- In the Rugrats episode "Give and Take," Angelica hurls a few of Chuckie's records onto the floor and lets them break, just for kicks. However, they don't sound like glass when they break.
- In Duckman, a psychotic woman smashes a rare record belonging to Duckman.
- Averted in the My Little Pony Tales episode "Roll Around the Clocks"; when Bright Eyes falls while carrying a huge stack of records at the roller rink, they stay in one piece, and are still perfectly usable.
- The Looney Tunes short "Go Go Amigo" has a scene where Speedy turns on several turntables to play dance music, but Daffy, not wanting him to listen to his music for free, takes them and breaks them over his knee. Speedy then places a stick of dynamite on one of the turntables and, well...
- Hubie and Bertie sabotage a robot cleaner in "House Hunting Mice" by boarding up a record machine, causing a servo throwing records to it to smash the records against the wall. The robot cleans up so many busted records it quits.
- In one episode of Beavis and Butt-Head, Mr. Van Driessen rewards Beavis and Butt-Head with L Ps from his own collection. The duo end up using the records like Frisbees, and one of them shatters noisily.
- In a "Mr. Know-It-All" segment from Rocky and Bullwinkle, Bullwinkle tries to get disc-jockey Boris to play his hit record.
Boris: I'd like you to hear my latest hit! (hits the record with a hammer)Bullwinkle: Sounds more like a hit-and-run.
- A mid-50s Woody Woodpecker cartoon had Woody and Buzz Buzzard as teenagers trying to court Winnie Woodpecker at a sock hop. Buzz gets Winnie to himself and puts on a selection in a jukebox, which plays "Auld Lang Syne." Buzz ("Oh, no! Not Lumbago! note ) pushes the eject button after which a hammer comes out and smashes the record (which was square) to pieces, a broom sweeps the turntable clean, and another record comes out to be played.
- Used as a weapon in the Inspector Gadget episode "A Star is Lost," when Gadget, Penny and rock star Rick Rocker attempt to escape M.A.D.'s music warehouse; they run through a room with many LP albums on shelves, and robotic arms that throw the records at our heroes running through as they shatter against the wall. They get through safely, but Gadget says he needs a word with the owner of the place about proper record care.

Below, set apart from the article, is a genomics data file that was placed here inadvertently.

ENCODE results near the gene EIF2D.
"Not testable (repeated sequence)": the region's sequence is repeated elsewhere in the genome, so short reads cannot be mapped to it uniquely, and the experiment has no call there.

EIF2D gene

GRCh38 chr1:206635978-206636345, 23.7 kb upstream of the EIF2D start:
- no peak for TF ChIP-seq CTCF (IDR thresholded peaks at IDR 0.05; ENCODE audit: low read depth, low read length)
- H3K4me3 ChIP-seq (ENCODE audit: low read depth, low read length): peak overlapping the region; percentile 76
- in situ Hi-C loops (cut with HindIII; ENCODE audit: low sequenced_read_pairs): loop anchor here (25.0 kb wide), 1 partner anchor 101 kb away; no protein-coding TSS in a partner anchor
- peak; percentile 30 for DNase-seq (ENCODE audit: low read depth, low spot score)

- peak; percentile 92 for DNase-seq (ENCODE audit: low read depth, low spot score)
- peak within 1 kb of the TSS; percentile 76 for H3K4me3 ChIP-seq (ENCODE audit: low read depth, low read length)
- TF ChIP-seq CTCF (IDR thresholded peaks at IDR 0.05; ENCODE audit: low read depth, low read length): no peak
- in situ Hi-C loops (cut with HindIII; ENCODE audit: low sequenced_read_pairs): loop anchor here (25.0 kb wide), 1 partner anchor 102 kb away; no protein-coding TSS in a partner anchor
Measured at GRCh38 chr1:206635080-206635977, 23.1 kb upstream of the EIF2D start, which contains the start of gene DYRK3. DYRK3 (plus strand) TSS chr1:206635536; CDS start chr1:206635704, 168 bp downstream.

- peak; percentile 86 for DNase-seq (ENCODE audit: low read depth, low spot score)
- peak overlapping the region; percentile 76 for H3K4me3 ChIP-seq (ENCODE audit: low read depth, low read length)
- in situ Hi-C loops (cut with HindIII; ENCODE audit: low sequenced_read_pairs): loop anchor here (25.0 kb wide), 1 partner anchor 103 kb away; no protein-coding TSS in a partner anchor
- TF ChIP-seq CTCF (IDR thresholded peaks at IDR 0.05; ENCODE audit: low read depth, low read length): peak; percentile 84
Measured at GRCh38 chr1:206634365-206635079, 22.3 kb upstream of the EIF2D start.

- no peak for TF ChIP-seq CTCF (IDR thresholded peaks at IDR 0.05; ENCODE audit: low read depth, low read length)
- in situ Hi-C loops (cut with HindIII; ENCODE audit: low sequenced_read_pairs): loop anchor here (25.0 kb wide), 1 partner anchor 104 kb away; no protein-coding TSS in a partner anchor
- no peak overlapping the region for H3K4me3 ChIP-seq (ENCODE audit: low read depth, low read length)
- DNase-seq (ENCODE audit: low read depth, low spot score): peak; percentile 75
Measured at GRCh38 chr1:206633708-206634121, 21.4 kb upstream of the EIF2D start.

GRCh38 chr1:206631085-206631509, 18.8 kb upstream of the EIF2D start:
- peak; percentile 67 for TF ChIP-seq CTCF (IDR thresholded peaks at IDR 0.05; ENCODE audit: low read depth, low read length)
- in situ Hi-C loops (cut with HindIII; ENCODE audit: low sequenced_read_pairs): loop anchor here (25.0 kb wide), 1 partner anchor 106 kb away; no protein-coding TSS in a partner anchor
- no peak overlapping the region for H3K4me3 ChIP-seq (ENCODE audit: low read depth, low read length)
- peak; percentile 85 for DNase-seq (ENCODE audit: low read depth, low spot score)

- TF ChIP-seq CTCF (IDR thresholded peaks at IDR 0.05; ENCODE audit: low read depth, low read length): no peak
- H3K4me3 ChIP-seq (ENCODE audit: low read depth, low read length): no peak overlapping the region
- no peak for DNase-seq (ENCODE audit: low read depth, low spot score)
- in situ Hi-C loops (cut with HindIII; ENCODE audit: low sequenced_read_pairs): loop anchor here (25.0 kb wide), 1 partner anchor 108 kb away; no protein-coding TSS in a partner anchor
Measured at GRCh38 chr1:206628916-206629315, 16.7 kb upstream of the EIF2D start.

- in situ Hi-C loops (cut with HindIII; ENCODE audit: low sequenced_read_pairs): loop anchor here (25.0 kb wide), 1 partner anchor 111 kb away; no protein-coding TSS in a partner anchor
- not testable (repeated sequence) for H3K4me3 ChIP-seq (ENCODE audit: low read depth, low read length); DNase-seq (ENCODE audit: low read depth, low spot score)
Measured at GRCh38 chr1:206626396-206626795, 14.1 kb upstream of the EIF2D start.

- This happens to Mr. Peabody's rare vinyl record collection in The New Mr. Peabody & Sherman Show, when Sherman, assuming the episode was about world records and thinks Peabody's albums are plates, tries to spin them all like plates, but ends up breaking them all in a big crash.
- In the Underdog story arc "The Great Gold Robbery," Riff-Raff sends up a hundred hot-air balloons, one with Sweet Polly Purebred, and all the others with record players that are playing records of Sweet Polly repeatedly crying "Help! Help!", as a plan to distract Underdog from guarding a gold train and keeping him busy while Riff-Raff and his gang derail said train. At one point, Underdog gets so fed up from all the records that he crushes a record into shards in his bare hands. Though it's justified in that he has super strength.
- Pinky and the Brain: In "The Real Life", Brain's latest plan to take over the world involves a record that's the only evidence of Rush Limbaugh's failed attempt at a singing career, which he's apparently gone to great lengths to cover up. At the end, the record accidentally sold at a garage sale to none other than Limbaugh himself, who immediately smashes it.